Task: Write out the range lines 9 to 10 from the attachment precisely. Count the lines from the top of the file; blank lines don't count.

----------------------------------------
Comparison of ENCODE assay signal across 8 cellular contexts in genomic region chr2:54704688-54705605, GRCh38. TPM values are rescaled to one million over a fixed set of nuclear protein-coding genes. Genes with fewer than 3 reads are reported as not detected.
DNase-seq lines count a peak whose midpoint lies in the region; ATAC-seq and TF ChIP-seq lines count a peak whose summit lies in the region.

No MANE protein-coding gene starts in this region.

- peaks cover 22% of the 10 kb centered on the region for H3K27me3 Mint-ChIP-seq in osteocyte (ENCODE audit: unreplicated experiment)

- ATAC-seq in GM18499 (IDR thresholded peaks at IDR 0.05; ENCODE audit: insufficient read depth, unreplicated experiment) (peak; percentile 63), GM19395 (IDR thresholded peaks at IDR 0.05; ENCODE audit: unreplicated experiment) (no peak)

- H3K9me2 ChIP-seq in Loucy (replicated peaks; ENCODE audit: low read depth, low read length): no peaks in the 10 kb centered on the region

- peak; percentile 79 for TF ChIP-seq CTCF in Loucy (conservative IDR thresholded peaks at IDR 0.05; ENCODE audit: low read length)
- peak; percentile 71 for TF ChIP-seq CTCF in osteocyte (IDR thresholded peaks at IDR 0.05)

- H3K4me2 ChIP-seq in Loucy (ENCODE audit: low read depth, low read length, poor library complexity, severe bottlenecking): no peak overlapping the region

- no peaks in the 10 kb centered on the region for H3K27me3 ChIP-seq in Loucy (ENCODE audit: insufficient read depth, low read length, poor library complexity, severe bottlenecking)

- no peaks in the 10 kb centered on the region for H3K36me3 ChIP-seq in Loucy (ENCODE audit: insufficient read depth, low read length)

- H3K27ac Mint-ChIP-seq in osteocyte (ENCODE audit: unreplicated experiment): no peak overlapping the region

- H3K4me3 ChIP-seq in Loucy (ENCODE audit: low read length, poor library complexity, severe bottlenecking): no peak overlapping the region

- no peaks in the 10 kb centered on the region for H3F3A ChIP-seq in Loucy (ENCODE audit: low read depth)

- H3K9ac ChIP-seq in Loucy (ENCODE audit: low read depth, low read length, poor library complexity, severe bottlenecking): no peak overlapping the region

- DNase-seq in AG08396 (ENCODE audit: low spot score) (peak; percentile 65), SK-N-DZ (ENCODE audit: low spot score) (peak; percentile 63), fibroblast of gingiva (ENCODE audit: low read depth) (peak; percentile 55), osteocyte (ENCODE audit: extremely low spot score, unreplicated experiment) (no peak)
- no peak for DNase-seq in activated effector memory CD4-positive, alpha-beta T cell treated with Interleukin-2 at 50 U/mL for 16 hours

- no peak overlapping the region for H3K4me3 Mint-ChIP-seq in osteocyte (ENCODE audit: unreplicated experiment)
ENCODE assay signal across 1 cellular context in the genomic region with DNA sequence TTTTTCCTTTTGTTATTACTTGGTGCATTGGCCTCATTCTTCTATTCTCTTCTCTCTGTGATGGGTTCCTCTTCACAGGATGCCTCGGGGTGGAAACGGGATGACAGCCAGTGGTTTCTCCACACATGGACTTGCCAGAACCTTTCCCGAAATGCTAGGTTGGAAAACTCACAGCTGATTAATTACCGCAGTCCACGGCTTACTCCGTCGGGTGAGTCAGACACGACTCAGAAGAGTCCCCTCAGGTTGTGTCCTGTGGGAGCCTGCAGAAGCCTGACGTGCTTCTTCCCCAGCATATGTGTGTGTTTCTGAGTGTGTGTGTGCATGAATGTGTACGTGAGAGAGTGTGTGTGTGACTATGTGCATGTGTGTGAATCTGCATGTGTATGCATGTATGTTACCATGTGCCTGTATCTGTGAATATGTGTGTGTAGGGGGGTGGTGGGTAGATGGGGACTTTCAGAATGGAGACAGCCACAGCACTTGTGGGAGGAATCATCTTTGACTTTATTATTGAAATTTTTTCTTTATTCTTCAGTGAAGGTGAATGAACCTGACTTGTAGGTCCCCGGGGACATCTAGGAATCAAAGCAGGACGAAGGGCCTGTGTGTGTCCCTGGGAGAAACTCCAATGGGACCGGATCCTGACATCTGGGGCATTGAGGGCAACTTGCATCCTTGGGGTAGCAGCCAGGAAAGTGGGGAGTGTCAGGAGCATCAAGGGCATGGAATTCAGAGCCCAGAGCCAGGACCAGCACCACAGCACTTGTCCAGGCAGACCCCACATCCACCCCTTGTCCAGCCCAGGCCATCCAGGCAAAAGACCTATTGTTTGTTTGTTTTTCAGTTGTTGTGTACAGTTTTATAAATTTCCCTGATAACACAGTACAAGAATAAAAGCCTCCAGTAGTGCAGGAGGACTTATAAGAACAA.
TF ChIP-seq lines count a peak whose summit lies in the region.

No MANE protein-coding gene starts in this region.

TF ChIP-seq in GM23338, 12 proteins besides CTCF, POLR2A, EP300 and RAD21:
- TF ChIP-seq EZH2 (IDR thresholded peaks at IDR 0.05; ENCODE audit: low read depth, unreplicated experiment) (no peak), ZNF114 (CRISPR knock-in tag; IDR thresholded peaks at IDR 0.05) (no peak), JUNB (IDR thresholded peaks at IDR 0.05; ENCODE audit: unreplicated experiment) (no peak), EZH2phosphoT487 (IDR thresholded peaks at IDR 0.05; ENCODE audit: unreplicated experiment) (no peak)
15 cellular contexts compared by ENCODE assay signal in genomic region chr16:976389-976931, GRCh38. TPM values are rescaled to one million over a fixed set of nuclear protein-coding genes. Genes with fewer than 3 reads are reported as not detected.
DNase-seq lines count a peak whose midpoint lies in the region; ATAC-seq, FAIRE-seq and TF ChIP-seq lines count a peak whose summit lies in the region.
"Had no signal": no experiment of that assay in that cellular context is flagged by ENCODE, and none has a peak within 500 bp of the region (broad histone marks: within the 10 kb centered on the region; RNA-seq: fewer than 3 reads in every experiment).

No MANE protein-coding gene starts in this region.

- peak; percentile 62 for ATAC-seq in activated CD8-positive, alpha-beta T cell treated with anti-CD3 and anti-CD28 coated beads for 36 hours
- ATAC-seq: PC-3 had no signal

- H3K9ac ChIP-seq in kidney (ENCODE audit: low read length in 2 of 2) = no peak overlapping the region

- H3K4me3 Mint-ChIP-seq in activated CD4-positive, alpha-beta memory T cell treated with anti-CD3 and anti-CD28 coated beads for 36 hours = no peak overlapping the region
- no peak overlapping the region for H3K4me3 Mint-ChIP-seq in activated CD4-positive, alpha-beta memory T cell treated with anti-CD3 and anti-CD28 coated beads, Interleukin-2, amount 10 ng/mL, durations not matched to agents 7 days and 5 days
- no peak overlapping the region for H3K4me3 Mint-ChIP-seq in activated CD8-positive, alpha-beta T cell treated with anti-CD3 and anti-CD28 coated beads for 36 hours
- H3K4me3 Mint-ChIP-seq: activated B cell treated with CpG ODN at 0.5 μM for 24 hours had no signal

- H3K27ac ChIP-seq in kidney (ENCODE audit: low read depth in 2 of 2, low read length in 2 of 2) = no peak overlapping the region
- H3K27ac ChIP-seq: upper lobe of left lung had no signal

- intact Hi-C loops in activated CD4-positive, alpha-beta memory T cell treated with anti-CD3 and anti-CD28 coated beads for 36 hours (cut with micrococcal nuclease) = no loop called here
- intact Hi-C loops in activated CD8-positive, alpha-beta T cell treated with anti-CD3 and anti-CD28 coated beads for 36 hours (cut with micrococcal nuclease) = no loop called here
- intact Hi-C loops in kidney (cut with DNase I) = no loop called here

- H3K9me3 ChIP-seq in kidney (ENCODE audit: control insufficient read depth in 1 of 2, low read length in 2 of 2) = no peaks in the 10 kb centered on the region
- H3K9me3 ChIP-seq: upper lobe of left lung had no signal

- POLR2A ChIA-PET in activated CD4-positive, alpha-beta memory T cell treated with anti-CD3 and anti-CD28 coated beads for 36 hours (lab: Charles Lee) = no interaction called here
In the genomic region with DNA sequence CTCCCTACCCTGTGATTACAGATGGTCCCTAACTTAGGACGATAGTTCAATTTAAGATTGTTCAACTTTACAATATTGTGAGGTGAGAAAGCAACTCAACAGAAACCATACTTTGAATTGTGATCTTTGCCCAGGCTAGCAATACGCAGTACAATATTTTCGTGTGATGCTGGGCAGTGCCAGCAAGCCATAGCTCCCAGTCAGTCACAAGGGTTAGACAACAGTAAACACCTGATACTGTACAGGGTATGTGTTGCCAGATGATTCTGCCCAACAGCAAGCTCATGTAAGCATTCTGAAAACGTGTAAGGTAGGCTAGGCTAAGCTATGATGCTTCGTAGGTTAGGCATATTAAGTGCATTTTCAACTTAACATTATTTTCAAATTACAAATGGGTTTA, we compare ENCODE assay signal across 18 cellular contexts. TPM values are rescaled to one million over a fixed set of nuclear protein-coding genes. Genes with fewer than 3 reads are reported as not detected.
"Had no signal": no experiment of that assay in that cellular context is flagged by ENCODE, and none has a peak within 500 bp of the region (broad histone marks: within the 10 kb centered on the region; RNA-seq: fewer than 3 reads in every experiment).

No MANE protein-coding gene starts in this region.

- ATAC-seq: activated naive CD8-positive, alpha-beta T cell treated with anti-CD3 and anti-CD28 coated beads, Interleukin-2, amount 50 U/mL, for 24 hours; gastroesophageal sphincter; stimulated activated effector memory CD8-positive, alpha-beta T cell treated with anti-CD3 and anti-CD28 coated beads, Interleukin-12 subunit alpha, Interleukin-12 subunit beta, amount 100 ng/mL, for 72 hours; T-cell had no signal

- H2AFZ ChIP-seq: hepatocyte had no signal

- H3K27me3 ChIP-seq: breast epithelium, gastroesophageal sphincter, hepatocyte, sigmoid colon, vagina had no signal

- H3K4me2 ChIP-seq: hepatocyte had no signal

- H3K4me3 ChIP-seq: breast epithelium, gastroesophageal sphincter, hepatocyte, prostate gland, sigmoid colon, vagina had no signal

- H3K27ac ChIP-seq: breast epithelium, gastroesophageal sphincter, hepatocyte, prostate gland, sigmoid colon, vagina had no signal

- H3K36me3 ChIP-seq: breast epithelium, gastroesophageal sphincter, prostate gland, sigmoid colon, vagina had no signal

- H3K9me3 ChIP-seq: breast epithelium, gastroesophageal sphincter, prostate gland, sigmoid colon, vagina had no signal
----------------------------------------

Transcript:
- H3K4me2 ChIP-seq in Loucy (ENCODE audit: low read depth, low read length, poor library complexity, severe bottlenecking): no peak overlapping the region

- no peaks in the 10 kb centered on the region for H3K27me3 ChIP-seq in Loucy (ENCODE audit: insufficient read depth, low read length, poor library complexity, severe bottlenecking)